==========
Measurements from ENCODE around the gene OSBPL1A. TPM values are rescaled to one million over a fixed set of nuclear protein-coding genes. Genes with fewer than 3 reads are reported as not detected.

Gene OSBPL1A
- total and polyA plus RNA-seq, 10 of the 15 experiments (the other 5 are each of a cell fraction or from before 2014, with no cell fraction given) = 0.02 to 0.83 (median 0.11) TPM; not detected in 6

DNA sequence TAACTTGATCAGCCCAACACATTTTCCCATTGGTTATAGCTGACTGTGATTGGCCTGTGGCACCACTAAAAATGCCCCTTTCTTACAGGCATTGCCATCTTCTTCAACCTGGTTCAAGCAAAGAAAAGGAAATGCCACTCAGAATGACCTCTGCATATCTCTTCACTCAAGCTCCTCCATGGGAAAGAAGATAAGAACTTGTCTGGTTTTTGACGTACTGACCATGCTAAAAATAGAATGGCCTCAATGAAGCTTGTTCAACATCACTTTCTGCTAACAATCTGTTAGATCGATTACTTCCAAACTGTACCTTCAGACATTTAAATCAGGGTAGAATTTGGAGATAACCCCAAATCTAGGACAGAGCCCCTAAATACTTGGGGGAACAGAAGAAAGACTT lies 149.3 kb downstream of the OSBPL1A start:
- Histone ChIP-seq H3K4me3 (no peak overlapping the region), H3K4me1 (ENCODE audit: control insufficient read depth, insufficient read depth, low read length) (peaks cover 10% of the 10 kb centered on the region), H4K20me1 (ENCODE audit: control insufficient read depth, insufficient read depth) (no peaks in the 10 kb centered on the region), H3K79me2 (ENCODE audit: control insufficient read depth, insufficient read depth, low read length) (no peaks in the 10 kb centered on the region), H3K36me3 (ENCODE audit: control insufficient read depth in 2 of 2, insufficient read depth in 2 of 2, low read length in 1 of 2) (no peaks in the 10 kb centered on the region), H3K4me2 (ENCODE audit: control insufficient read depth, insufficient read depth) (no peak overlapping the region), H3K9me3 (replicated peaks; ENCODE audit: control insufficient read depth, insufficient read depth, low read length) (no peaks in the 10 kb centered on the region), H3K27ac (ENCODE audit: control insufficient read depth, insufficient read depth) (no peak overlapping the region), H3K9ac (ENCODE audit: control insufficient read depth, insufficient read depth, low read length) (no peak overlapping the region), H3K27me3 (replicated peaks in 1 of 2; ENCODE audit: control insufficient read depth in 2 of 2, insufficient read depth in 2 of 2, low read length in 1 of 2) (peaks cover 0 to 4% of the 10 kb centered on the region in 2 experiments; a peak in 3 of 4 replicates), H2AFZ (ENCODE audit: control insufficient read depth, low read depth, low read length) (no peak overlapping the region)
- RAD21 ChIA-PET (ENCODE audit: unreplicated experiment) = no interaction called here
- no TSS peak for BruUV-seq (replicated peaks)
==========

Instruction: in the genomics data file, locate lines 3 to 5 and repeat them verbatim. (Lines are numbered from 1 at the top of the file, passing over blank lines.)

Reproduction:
- total and polyA plus RNA-seq, 10 of the 15 experiments (the other 5 are each of a cell fraction or from before 2014, with no cell fraction given) = 0.02 to 0.83 (median 0.11) TPM; not detected in 6

DNA sequence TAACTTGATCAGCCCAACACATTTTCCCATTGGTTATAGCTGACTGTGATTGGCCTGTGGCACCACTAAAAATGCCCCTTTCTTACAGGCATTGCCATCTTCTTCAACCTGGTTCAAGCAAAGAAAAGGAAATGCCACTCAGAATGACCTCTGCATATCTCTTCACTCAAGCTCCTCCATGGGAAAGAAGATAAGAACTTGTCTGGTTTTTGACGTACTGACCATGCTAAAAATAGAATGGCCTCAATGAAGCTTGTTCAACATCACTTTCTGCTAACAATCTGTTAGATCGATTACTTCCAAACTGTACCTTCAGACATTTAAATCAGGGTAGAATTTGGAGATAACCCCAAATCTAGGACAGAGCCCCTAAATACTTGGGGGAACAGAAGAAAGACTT lies 149.3 kb downstream of the OSBPL1A start:
- Histone ChIP-seq H3K4me3 (no peak overlapping the region), H3K4me1 (ENCODE audit: control insufficient read depth, insufficient read depth, low read length) (peaks cover 10% of the 10 kb centered on the region), H4K20me1 (ENCODE audit: control insufficient read depth, insufficient read depth) (no peaks in the 10 kb centered on the region), H3K79me2 (ENCODE audit: control insufficient read depth, insufficient read depth, low read length) (no peaks in the 10 kb centered on the region), H3K36me3 (ENCODE audit: control insufficient read depth in 2 of 2, insufficient read depth in 2 of 2, low read length in 1 of 2) (no peaks in the 10 kb centered on the region), H3K4me2 (ENCODE audit: control insufficient read depth, insufficient read depth) (no peak overlapping the region), H3K9me3 (replicated peaks; ENCODE audit: control insufficient read depth, insufficient read depth, low read length) (no peaks in the 10 kb centered on the region), H3K27ac (ENCODE audit: control insufficient read depth, insufficient read depth) (no peak overlapping the region), H3K9ac (ENCODE audit: control insufficient read depth, insufficient read depth, low read length) (no peak overlapping the region), H3K27me3 (replicated peaks in 1 of 2; ENCODE audit: control insufficient read depth in 2 of 2, insufficient read depth in 2 of 2, low read length in 1 of 2) (peaks cover 0 to 4% of the 10 kb centered on the region in 2 experiments; a peak in 3 of 4 replicates), H2AFZ (ENCODE audit: control insufficient read depth, low read depth, low read length) (no peak overlapping the region)